Abstract

Current models of CLL pathogenesis invoke specialized microenvironments within the lymph nodes and bone marrow that harbor proliferating cells. Such proliferating CLL cells are more resistant to current immuno-chemotherapeutic regimens than cells in the peripheral blood and are thought to be the cause of resistant disease. Various models have been used to recapitulate these CLL proliferation centers in vitro, including stimulating cells with CD154 and IL4. We studied 40 patients (6 with p53 mutations/deletions) using this system and observed that >50% of CLL cells undergo proliferation after 72 hours of stimulation, as assessed by Ki67 staining. Unexpectedly, under these conditions we also observed a 30-40 fold induction of TP53 protein in all cases of CLL analyzed, irrespective of TP53 mutational status. Nearly all cells showed increased TP53 protein expression (Figure 1), suggesting that such high-level TP53 protein expression did not hinder cell proliferation. Given that induction of wild-type TP53 protein usually induces cell cycle arrest if not apoptosis, we examined for transcriptional up-regulation of TP53 target genes using a combination of qRT-PCR, RNA arrays and RNA-Seq approaches. 4 out of 12 cases showed induction of some TP53 target genes, but overall there was no consistent pattern of transcriptional up-regulation of target genes, suggesting that the induced TP53 is transcriptionally compromised in CLL cells following CD154/IL4 stimulation. In contrast, DNA damage induced by doxorubicin in CD154/IL4 stimulated cells induced wild type TP53 protein to even higher levels, resulting in TP53 target gene up-regulation and apoptosis, as expected. CD154/IL4 stimulation also induced a 10-fold elevation in ROS levels in all cases. This resulted in significant oxidative DNA damage, as measured by a modified comet assay, which could explain the induction of TP53 in proliferating cells. qRT-PCR and RNA-Seq experiments failed to show a significant increase in TP53 mRNA levels, indicating that elevation of TP53 protein levels was occurring post-transcriptionally. Increased phosphorylation of TP53 at S15 was seen in all cases, which may account for the observed increased protein stability through dissociation from MDM2. All TP53 mRNA isoforms expressed retained transcriptional activation and DNA binding domains. In view of these results, we propose a model whereby oxidative stress induced by proliferation in CLL triggers TP53 protein expression. TP53 becomes phosphorylated but, for reasons that remain unclear, is unable to transactivate its target genes normally and induce cell-cycle arrest. Apoptosis could be suppressed by high-level expression of anti-apoptotic BCL2 proteins. However, TP53 remains able to trigger a full apoptotic response after further DNA damage and a higher threshold of protein levels is reached. Reactivation of the full transcriptional activities of wild-type TP53 in proliferating CLL cells may provide a new therapeutic approach.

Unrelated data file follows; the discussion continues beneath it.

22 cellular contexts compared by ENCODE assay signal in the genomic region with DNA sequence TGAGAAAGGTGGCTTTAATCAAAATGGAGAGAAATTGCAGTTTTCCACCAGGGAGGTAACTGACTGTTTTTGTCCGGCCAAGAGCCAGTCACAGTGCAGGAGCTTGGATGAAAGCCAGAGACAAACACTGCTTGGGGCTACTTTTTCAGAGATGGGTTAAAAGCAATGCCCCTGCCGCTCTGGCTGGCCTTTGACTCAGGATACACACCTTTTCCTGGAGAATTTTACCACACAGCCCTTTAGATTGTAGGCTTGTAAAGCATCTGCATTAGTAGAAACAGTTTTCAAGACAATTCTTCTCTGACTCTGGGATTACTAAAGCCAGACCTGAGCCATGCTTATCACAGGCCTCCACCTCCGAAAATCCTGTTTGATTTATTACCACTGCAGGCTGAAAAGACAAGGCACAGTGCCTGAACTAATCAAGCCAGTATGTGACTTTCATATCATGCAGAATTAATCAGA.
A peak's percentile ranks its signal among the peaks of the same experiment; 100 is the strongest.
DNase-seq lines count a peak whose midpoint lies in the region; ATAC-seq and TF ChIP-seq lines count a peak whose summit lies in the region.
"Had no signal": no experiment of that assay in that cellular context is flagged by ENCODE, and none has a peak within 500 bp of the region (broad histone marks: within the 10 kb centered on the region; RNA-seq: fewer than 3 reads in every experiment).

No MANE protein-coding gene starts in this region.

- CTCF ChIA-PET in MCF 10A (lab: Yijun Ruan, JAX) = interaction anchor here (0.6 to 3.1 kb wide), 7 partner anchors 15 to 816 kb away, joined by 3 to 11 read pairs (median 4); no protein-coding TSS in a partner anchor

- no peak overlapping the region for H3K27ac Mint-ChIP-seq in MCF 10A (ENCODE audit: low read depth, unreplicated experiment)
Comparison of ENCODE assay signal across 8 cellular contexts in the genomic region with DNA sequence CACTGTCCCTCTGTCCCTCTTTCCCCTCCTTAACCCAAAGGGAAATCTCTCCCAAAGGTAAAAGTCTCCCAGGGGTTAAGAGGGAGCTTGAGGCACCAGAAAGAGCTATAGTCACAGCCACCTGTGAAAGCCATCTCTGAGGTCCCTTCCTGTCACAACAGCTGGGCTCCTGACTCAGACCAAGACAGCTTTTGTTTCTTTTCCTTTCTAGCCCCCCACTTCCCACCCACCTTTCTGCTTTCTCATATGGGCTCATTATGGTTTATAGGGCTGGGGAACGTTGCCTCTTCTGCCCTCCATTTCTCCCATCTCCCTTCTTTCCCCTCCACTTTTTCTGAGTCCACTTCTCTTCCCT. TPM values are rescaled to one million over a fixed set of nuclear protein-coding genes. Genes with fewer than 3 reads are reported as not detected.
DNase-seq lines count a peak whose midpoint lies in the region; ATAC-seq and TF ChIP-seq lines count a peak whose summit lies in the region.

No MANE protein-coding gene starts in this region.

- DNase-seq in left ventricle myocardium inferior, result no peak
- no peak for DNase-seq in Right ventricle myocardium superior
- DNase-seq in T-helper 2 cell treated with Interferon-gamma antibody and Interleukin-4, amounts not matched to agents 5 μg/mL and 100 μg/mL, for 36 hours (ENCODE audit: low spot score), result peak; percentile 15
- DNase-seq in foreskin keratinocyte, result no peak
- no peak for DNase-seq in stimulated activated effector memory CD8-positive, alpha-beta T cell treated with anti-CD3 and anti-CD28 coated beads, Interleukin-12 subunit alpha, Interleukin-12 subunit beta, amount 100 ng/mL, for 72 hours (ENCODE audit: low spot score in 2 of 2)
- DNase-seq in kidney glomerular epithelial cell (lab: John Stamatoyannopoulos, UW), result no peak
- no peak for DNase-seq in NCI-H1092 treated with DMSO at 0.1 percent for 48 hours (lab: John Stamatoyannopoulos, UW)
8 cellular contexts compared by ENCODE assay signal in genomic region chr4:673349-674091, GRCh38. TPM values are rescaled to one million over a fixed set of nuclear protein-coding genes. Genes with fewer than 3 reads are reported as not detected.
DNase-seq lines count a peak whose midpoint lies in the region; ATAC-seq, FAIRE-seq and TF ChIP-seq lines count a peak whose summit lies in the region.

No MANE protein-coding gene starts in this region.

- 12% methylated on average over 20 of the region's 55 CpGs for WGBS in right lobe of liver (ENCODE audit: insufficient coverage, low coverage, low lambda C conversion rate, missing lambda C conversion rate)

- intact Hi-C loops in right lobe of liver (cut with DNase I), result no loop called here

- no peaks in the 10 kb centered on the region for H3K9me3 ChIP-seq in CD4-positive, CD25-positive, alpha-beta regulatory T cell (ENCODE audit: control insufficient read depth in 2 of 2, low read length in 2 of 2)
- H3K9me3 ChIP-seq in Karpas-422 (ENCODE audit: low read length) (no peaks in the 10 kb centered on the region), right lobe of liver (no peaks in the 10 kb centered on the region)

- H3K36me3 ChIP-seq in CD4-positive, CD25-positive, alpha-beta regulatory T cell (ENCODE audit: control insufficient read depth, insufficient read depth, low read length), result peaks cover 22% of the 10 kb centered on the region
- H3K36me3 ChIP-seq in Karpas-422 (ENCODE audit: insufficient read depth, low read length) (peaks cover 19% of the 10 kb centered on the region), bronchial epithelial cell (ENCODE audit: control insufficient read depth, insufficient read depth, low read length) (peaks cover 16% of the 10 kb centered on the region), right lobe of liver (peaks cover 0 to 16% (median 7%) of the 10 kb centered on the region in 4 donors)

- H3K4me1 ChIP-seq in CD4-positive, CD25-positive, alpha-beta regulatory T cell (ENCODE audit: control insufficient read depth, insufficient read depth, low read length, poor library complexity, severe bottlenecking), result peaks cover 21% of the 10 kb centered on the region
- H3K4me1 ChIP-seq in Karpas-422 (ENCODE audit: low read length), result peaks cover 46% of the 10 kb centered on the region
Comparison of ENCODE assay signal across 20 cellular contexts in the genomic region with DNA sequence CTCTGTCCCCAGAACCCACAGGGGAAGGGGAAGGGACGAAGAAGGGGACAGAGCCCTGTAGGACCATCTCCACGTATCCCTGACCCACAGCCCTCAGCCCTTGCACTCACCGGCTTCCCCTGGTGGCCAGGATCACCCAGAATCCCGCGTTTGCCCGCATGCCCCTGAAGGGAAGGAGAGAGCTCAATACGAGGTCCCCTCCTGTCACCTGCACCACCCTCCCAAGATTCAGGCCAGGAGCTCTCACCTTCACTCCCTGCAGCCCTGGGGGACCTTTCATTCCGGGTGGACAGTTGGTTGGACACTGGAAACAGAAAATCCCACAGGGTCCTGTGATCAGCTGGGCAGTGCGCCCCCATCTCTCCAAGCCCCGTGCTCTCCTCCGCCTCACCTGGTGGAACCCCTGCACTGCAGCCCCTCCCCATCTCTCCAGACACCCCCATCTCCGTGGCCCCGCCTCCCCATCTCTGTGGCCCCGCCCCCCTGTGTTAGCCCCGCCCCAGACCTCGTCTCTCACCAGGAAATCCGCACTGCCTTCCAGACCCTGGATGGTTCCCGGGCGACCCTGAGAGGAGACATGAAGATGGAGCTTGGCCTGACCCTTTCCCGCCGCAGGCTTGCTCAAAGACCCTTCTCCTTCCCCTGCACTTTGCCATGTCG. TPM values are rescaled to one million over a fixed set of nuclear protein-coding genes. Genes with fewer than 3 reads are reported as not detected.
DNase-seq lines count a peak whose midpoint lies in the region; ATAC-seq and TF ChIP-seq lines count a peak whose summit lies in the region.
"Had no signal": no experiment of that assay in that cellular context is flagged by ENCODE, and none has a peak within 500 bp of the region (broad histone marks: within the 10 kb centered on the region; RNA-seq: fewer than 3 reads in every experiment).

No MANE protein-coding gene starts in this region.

Figure 1

CD154/IL4 stimulation increases CLL proliferation and induces TP53 expression. Top panel: Time course of Ki67 and TP53 expression in CD19+ CLL cells stimulated with rhCD154 and rhIL4. Bottom panel: Representative immunoblot of TP53 expression in CLL cells after 1, 3 and 7 days of co-culture with mouse L cells (NTL) or rhCD154 transfected-L Cells and rhIL4.

Figure 1

CD154/IL4 stimulation increases CLL proliferation and induces TP53 expression. Top panel: Time course of Ki67 and TP53 expression in CD19+ CLL cells stimulated with rhCD154 and rhIL4. Bottom panel: Representative immunoblot of TP53 expression in CLL cells after 1, 3 and 7 days of co-culture with mouse L cells (NTL) or rhCD154 transfected-L Cells and rhIL4.

Disclosures:

No relevant conflicts of interest to declare.

Author notes

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Asterisk with author names denotes non-ASH members.